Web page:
8. CHECK YOUR TARGET! The single fastest way to get in someones bad graces online is to shoot down a friendly! Learn target identification! Learn what color tracers are for the different nationalities. Learn what the wing profiles of the various planes look like! Spitfires and 109's have completely different wing shapes, yet I have seen people blast friendly aircraft because they dont check their target!

F6_Ace
08-24-2006, 01:41 PM
Never underestimate the power of the chat bar. Don't forget that EVERYONE on your team can see what's going on via the chatbar but everyone isn't necessarily on comms - that might make all the difference when you expect help to turn up.

Besides, with comms, when someone is yakking about what colour their new car is, or how many times their gf came the night before, it's not that effective.

danjama
08-24-2006, 02:00 PM
Originally posted by F6_Ace:
or how many times their gf came the night before,

came where?

F6_Ace
08-24-2006, 02:01 PM
You know...in the Frankie Goes to Hollywood sense http://forums.ubi.com/groupee_common/emoticons/icon_wink.gif

super71957
08-24-2006, 02:14 PM
I will have to say this,It is just about essential to have TrackIR in a online dogfight.
I have only been online twice and get the tar beat outta me because I constantly lost track of my opponents.Among a hundred other reasons as a noobie.LOL I totally agree with comms,if for no other reason to warn a blue/red teammate.
One other thing I learned the hard way is how you start your career as a virtual pilot. A year ago I got PF and made the mistake of flying on easy settings,for a full year!Now that I have the Complete Edition and have finally decided to fight online I am at a tremendous disadvantage to other fighter pilots.I have to learn all over again.
BAD DEAL all around.I will probably be taking an a$$ whooping for some time to come.
But will learn eventually,albiet the hard way.:.} Great post Tom and others.

Craig / Gettin a whooping online as Savan :.}

Viper2005_
08-24-2006, 02:29 PM
Check LOW six. That's where I'll be, lining up my solution from about 200 m or so to blow you to bits with my quartet of MG151/20s. I'll be there because that's where 90% of people forget to look.

Zoom2136
08-24-2006, 03:02 PM
Fly some of the plane that you will usually go up against... always good to know their blind spot and limitation...

vocatx
08-24-2006, 06:09 PM
Super, Track IR is a big help, but I flew very successfully on-line for about a year using just hatswitch and number pad. With almost everyone using TIR, it is a slight disadvantage, but not insurmountable. But, if you can afford TIR, GET IT!

Brain32
08-24-2006, 06:48 PM
Extra points related to the side you play for http://forums.ubi.com/images/smilies/16x16_smiley-wink.gif

NEVER ever turn with the Spitfire, are you insane? Do you want to get us both killed? No? Then don't do that, roll, apply negative G, scissor, make the fecker overshoot, but don't turn with it. It's a single most irritating thing about Blue n00bs on Western front http://forums.ubi.com/groupee_common/emoticons/icon_mad.gif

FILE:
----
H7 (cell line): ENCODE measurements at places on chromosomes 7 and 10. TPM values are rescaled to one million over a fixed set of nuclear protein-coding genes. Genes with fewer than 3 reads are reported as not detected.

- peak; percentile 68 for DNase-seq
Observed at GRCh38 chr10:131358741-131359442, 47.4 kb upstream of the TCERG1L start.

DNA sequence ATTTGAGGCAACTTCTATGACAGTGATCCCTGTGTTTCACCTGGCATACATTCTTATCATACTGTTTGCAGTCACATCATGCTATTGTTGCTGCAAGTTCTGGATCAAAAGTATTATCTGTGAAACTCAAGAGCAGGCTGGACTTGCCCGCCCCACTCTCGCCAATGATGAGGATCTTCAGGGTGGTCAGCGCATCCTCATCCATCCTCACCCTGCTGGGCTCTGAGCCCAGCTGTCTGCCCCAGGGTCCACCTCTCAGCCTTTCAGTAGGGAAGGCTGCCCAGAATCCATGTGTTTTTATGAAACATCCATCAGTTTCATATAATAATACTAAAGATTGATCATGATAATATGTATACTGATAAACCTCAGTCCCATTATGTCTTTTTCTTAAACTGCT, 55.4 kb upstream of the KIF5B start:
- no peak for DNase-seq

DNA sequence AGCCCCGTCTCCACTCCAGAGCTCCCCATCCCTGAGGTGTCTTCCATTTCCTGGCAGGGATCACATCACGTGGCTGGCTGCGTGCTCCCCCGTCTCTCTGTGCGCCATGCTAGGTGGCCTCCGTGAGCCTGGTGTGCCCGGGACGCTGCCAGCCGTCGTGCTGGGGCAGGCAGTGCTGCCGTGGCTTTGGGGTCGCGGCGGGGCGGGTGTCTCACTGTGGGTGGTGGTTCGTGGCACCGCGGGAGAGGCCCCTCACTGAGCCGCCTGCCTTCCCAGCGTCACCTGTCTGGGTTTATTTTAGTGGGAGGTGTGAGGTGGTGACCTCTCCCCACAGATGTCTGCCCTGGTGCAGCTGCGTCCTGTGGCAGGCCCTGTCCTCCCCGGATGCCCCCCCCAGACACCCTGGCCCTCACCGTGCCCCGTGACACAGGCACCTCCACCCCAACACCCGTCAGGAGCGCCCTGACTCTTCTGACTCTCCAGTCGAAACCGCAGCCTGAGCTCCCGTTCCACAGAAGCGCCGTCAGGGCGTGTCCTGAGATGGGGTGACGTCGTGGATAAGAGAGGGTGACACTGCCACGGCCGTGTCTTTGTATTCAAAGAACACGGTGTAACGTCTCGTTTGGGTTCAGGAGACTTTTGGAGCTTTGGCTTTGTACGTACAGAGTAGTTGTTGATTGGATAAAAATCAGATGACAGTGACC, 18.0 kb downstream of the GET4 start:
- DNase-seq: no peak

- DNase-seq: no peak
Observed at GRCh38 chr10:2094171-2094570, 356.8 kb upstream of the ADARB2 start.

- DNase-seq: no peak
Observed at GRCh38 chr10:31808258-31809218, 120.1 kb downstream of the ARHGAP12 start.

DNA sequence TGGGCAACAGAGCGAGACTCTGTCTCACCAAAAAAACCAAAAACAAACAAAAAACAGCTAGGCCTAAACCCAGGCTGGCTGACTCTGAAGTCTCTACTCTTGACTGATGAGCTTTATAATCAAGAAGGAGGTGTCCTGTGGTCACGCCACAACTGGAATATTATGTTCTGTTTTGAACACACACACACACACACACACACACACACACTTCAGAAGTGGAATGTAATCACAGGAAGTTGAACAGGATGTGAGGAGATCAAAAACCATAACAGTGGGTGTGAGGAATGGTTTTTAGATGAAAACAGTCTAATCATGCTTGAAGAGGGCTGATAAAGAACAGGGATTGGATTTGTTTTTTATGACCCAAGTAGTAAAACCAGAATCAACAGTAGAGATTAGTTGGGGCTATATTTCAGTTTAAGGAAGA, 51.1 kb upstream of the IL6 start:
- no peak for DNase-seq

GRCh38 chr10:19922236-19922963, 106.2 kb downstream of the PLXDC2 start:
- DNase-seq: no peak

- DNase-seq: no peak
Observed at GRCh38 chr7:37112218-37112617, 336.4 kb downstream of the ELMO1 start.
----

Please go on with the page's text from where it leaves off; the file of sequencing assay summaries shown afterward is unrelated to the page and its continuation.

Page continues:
NEVER follow a Fw190, on the deck, all the way to their base, yes I know you fly a UFO but you will get killed anyway, and I'm not going to be there when that happens. Want support? Then don't play the usual ufo suicidal spit-n00b routine because you will end up alone against a pack of bad@ss quad cannon FW's get it?

There is more but theese are the most annoying mistakes...

Divine-Wind
08-24-2006, 08:32 PM
Gentle curving climbs are, in my opinion, the best way to gain altitude (especially in 'safe' zones) without losing all of your power at once. If you do it right, you can climb quickly and still keep your airspeed (and in some cases gain some). But don't expect to survive if you do it in the midst of a heated furball.

sudoku1941
08-24-2006, 09:52 PM
3000-5000m minimum is my general rule of thumb - gives you altitude to play with if you get into trouble, you can still spot enemies below.
Great advice, tommytheyak, and borne out by history...but not this sim.

You just cannot count on seeing **** from that alt. Believe me, I know: I make a point not to go looking for trouble below 3km. Works in many sims...but not IL-2.

In this sim, you have to dive into a "likely area" only to find, oh, lookee here! 6 x I-16s milling about, which a determined area search from above didn't uncover a HINT of. Of course, now you've lost every bit of that advantage you built up by climbing and are fighting for your life to get away from the supergnats.

This is a common occurance in IL-2, at least with an ATI video card. You can't see jack, especially on the Normandy and Finland maps. Much better if it's winter, there the grey dots turn up nice against snow. Almost anywhere else, fuggedaboudit.

WTE_Ibis
08-25-2006, 12:58 AM
Agreed

.

WOLFMondo
08-25-2006, 02:36 AM
Originally posted by Brain32:
NEVER follow a Fw190, on the deck, all the way to their base, yes I know you fly a UFO but you will get killed anyway, and I'm not going to be there when that happens. Want support? Then don't play the usual ufo suicidal spit-n00b routine because you will end up alone against a pack of bad@ss quad cannon FW's get it?


Don't tell people that!! Spitn00bs are what makes this sim fun to play online!!!

FlixFlix
08-25-2006, 03:54 AM
Great post Fenrir! http://forums.ubi.com/images/smilies/25.gif
Agree 100% on every rule you mentioned. Whenever I go up in the sky I try to stick to these rules religiously (ok, I have to admit I have to work on that comms thing..).